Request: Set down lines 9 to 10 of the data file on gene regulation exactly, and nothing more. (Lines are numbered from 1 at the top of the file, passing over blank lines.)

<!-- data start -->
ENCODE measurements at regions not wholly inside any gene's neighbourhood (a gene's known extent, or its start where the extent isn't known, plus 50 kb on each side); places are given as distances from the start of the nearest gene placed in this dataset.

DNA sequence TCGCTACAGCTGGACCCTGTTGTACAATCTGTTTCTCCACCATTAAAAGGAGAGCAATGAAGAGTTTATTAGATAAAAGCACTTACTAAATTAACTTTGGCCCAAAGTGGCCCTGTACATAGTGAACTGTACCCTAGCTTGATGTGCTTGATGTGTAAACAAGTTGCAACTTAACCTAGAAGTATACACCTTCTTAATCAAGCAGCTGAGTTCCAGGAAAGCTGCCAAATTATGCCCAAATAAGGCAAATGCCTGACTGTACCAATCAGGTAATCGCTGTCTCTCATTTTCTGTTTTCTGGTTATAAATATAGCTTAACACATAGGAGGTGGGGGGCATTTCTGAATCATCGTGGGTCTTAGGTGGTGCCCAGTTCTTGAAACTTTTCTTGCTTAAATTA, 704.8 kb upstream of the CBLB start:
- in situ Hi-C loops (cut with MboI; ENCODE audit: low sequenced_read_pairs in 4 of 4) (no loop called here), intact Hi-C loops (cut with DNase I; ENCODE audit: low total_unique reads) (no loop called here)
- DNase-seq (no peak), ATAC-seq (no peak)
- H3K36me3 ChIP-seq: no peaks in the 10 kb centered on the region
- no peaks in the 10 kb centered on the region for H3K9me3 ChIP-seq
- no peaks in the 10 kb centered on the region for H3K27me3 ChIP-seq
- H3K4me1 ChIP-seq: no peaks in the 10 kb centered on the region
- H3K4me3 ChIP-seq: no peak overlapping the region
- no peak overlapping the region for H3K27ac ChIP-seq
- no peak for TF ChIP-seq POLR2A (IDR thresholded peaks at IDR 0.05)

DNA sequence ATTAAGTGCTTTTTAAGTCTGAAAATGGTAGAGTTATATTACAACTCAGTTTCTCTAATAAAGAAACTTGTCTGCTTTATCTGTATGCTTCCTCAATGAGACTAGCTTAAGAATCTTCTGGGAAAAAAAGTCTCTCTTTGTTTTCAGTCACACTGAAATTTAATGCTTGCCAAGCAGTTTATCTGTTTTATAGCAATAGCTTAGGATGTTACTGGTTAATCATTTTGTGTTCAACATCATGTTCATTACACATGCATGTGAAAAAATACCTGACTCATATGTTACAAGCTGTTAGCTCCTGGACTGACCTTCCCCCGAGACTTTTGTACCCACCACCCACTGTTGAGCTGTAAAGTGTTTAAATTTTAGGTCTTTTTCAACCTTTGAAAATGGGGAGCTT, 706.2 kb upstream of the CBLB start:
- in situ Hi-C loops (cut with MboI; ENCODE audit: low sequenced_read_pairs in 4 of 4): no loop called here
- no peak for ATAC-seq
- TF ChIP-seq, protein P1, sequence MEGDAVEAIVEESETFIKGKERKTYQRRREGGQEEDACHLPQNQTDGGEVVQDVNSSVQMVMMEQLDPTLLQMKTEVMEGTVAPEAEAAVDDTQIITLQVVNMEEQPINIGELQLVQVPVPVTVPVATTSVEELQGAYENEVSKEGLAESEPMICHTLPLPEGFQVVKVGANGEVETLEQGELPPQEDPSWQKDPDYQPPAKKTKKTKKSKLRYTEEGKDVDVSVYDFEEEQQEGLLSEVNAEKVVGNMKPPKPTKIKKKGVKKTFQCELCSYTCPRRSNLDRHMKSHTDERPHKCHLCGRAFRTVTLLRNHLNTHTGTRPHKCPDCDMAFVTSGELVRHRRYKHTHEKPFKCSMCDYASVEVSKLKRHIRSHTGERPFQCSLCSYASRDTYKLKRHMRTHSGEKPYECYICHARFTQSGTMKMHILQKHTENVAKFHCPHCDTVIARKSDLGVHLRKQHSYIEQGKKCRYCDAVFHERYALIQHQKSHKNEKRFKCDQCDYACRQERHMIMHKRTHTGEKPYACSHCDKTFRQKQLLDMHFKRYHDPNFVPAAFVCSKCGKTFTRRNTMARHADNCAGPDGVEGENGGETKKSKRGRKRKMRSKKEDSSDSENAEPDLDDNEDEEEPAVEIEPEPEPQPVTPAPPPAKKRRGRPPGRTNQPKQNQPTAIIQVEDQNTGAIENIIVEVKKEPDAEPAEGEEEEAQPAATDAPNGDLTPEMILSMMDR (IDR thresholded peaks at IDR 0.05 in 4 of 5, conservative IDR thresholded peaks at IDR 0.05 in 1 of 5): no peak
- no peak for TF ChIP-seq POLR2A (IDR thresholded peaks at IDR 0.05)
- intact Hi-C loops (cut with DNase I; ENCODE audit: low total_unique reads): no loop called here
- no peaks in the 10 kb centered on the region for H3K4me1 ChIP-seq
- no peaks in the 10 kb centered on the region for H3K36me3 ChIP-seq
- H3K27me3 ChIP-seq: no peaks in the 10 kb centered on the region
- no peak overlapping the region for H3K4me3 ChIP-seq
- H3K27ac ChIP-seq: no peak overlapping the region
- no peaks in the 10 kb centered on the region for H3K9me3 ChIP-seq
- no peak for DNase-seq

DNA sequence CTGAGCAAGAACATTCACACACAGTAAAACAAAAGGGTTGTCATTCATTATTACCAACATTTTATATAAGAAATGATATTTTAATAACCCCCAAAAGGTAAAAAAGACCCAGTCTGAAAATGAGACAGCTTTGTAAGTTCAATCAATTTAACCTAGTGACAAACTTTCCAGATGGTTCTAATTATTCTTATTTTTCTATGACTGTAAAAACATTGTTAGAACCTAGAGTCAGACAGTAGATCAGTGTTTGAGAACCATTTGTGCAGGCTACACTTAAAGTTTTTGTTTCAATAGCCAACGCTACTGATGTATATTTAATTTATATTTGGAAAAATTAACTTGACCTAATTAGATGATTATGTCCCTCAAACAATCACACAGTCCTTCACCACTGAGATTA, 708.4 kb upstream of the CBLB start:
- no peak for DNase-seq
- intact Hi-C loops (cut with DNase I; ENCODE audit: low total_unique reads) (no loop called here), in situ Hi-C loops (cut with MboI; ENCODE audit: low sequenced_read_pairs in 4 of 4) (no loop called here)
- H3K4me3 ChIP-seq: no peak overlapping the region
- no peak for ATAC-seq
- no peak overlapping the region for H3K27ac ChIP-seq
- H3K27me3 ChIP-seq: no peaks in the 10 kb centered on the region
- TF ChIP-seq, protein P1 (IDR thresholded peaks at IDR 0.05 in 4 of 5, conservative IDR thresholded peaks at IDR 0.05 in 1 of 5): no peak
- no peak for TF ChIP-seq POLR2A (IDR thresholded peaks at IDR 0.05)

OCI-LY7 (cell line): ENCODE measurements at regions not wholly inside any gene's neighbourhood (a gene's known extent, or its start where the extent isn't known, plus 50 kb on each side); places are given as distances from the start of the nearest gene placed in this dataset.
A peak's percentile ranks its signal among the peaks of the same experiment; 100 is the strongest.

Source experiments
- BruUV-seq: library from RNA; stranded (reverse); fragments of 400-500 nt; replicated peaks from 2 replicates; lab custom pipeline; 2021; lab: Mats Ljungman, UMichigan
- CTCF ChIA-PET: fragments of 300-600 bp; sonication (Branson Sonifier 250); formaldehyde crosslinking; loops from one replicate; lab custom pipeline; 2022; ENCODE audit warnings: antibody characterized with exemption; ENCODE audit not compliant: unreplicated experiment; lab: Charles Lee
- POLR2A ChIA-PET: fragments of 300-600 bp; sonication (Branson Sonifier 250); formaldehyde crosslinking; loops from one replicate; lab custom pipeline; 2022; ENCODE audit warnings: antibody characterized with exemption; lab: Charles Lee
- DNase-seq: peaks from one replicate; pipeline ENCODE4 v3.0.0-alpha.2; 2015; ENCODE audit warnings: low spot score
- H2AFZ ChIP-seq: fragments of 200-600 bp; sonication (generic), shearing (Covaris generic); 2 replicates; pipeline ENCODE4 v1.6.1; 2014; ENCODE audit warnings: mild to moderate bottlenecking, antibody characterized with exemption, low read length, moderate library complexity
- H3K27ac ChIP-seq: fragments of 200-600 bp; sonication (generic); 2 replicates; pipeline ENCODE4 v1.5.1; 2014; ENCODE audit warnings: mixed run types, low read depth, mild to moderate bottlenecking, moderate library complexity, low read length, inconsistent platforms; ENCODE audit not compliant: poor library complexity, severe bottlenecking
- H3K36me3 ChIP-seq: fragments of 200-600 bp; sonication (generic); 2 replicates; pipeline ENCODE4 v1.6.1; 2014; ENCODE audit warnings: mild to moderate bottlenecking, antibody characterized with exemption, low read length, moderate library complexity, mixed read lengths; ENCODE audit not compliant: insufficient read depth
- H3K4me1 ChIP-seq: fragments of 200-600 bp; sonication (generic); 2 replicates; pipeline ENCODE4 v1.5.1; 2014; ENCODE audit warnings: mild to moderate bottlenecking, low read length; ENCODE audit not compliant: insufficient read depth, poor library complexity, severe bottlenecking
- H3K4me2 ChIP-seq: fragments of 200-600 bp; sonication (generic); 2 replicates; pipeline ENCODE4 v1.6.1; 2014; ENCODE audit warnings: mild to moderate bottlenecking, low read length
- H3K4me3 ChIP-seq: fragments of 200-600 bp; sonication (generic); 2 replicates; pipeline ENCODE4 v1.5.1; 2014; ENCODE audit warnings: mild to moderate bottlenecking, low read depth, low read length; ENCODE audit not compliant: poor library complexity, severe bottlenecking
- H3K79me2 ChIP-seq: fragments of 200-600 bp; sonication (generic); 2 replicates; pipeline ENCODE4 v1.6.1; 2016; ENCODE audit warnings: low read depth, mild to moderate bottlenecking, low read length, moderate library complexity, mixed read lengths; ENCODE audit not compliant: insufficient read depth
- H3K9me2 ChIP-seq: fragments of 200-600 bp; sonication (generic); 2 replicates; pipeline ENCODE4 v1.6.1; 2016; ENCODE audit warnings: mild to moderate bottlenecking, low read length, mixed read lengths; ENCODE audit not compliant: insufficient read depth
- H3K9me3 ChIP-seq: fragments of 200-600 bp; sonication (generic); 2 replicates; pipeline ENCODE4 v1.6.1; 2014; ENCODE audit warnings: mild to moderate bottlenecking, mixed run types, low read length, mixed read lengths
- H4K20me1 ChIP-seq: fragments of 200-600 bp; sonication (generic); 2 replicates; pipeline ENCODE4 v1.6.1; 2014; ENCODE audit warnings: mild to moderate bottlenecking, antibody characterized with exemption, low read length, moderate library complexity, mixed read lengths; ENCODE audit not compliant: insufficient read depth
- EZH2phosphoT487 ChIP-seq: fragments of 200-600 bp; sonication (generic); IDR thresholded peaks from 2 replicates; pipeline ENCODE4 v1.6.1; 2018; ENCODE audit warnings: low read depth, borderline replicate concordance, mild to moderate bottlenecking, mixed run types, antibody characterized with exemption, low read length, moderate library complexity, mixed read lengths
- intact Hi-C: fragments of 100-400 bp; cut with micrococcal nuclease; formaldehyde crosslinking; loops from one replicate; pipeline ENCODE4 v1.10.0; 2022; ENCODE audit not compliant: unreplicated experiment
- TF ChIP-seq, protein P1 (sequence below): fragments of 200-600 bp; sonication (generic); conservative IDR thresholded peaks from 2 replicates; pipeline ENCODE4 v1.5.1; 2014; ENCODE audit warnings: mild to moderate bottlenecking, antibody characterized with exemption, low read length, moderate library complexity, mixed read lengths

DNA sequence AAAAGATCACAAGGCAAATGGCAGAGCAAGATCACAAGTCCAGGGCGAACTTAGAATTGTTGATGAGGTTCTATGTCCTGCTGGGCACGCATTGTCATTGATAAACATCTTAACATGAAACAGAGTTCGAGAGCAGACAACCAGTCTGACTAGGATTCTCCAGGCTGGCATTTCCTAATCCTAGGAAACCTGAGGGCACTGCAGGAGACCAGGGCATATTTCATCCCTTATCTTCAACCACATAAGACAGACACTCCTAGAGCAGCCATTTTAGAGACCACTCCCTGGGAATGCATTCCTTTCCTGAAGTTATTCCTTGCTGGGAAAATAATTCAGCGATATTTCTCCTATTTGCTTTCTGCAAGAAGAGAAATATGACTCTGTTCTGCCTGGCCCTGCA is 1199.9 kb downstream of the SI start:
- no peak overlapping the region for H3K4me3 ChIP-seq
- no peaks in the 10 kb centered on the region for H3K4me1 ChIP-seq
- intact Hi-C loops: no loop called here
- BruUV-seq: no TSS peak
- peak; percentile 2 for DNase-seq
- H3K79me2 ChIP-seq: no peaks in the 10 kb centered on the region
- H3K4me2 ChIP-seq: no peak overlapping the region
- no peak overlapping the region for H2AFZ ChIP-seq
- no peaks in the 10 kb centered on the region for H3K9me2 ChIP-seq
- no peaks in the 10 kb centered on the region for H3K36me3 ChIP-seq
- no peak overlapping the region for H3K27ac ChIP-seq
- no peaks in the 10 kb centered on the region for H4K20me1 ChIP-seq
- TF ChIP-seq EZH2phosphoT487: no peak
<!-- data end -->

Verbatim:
- H3K4me3 ChIP-seq: no peak overlapping the region
- no peak overlapping the region for H3K27ac ChIP-seq